Dr Ferdinand de Jong is Senior Lecturer in Anthropology at the University of East Anglia, where he teaches African art, Anthropology, Material Culture, Cultural Heritage and Museum Studies. He conducted fieldwork in Senegal, which resulted in Masquerades of Modernity: Power and Secrecy in Casamance, Senegal. When one of these masquerades was recognised as UNESCO Masterpiece of Intangible Heritage, De Jong shifted his interest to cultural heritage. With Michael Rowlands, he co-edited Reclaiming Heritage: Alternative Imaginaries of Memory in West Africa. His current work is on the decolonization of colonial heritage in Senegal. His monograph on this subject is forthcoming with The International African Library and Cambridge University Press.
Professor John Mack FBA (emeritus) was formerly Keeeper of the Ethnography Department of the British Museum and Director of the Museum of Mankind. He was President of the British Institute in Eastern Africa from 2005-2011. His research has focused on Congo, South Sudan, Kenya and the islands of the western Indian Ocean (especially Madagascar) taking a broadly anthropological approach to art, material culture and archaeology. Recent books have discussed questions of memory and art (2003), the process of miniaturisation (2007), experiences of the sea (2011) and the relationship between art and death in sub-Saharan Africa (2019). He is currently working on a comparative study of coastal cultures including chapters on the Atlantic and the Indian Ocean coasts of Africa.
Dr Chris Wingfield has previously worked at the Museum of Archaeology & Anthropology in Cambridge, the Pitt Rivers Museum in Oxford and Birmingham Museum and Art Gallery. His current research, 'Re-collecting the Missionary Road', focuses on the material culture of the southern African interior during the nineteenth century. Chris is also a co-Investigator on a major AHRC grant Museum Affordances, led by Paul Basu at SOAS. This is focused on the collections made by Northcote Thomas, first government anthropologist in Nigeria, and their significance and potential today.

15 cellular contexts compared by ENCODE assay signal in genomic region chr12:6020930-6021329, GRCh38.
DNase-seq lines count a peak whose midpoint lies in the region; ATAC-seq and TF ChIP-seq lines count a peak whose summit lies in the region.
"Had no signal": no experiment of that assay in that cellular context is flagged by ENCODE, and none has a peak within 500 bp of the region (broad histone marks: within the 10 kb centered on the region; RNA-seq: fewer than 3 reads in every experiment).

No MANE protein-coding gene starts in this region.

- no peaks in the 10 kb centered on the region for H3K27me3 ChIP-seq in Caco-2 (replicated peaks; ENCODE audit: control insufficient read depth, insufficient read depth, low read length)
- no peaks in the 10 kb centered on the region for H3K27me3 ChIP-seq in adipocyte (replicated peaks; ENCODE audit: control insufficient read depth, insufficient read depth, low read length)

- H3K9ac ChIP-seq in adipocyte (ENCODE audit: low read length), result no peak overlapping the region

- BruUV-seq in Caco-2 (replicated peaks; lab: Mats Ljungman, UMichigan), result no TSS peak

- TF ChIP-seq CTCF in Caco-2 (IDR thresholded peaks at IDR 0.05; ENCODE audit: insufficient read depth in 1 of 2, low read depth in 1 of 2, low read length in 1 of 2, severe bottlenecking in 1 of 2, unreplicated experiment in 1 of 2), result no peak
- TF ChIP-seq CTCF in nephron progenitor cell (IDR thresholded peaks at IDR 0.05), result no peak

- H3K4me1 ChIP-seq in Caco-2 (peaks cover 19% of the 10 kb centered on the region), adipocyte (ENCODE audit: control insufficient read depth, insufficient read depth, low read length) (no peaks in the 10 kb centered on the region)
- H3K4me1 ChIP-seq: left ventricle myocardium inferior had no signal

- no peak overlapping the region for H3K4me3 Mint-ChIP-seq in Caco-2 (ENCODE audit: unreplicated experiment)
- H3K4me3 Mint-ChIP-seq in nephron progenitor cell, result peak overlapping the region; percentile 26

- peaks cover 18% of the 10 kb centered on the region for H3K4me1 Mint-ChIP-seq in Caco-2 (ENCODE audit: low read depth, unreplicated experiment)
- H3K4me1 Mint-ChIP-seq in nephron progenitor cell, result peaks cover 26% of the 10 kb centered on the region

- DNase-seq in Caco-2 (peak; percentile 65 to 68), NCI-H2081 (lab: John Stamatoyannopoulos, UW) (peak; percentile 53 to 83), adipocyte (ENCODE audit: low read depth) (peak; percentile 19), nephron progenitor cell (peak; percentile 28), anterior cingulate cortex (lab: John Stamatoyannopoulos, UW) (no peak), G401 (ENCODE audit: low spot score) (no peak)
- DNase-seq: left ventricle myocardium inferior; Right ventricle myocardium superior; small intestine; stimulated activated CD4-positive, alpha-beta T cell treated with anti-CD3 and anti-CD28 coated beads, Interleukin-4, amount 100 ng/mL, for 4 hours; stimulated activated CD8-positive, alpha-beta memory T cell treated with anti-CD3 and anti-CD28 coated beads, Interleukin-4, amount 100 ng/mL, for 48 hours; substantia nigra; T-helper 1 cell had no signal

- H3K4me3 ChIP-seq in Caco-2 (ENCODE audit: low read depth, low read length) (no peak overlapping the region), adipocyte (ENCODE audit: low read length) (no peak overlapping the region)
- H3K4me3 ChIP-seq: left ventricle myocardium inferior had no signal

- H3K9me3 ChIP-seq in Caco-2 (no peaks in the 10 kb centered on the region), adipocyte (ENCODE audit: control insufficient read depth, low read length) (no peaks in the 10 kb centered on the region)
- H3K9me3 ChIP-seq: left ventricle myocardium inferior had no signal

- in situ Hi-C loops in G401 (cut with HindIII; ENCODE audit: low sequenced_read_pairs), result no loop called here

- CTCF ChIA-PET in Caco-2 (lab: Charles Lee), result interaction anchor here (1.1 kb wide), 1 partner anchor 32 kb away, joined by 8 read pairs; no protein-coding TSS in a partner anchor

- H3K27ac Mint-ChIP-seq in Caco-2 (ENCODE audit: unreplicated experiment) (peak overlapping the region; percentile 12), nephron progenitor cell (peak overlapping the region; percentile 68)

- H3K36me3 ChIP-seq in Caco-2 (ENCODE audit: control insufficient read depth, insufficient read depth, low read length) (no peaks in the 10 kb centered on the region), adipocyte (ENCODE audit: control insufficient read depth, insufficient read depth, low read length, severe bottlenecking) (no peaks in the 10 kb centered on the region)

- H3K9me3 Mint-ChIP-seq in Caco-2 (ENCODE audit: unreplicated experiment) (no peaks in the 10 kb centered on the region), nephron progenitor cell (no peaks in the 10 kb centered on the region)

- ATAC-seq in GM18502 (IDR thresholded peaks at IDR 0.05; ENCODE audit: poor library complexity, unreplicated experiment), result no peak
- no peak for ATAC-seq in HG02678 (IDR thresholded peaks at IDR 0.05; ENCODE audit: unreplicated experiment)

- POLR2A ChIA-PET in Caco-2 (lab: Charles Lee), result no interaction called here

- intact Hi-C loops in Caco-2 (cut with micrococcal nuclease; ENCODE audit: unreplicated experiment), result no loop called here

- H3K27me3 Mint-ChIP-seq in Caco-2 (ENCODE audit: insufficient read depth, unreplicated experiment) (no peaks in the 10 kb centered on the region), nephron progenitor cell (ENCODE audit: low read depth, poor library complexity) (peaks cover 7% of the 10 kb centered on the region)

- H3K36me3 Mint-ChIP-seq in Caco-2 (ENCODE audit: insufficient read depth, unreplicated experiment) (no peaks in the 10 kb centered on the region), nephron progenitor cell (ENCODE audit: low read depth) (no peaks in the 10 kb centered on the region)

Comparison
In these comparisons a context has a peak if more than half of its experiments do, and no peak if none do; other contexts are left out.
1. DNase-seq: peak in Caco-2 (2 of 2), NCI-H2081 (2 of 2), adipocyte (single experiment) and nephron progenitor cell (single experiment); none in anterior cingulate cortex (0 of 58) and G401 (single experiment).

Dr William Carruthers is a historian of archaeology, heritage, and decolonisation in their global contexts. Focusing on Egypt, Sudan, and India, his research traces the ways in which archaeological practice and the development of heritage as a global phenomenon dovetailed with post-war moves to independence, at the same time as dealing with the consequences of this process today. Trained in archaeology (BA and MA, UCL) and the history and philosophy of science (PhD, Cambridge), he is currently a Leverhulme Early Career Fellow in UEA's Department of Art History and World Art Studies, working on a project called 'Making Global Heritage: Afro-Asianism and the Archaeological Survey of India'.
Dr Bea Leal is an art historian with research interests in the late antique and early Islamic Mediterranean and North Africa, particularly focusing on architectural and other non-figural motifs, and uses and perceptions of materials. She is currently finishing work on a postdoctoral research project, based in the Faculty of Classics at the University of Oxford, about medieval Islamic mosaics in the Great Mosque of Damascus, and their counterparts in the Levant, Arabia, and Egypt. She is also part of an archaeological and art historical project investigating the early medieval church of Sant'Ambrogio in Montecorvino Rovella in southern Italy.
Dr Abigail Moffett received her doctorate in archaeology from the University of Cape Town and has undertaken extensive archaeological fieldwork and archival work in southern Africa. Her doctoral research used the examination of a copper craft production locale in northern South Africa to explore themes of power, political economy, craft and gender in precolonial communities in the region. In her recent work she has become particularly interested in exploring the biographical value of traded objects and the nature and impact of frontiers and entanglements across the African continent. She is currently pursuing this through a British Academy Newton International Fellowship project entitled ‘Commodity circulation, consumption patterns and early global trade networks: a study of the cowrie shell in African archaeological contexts’.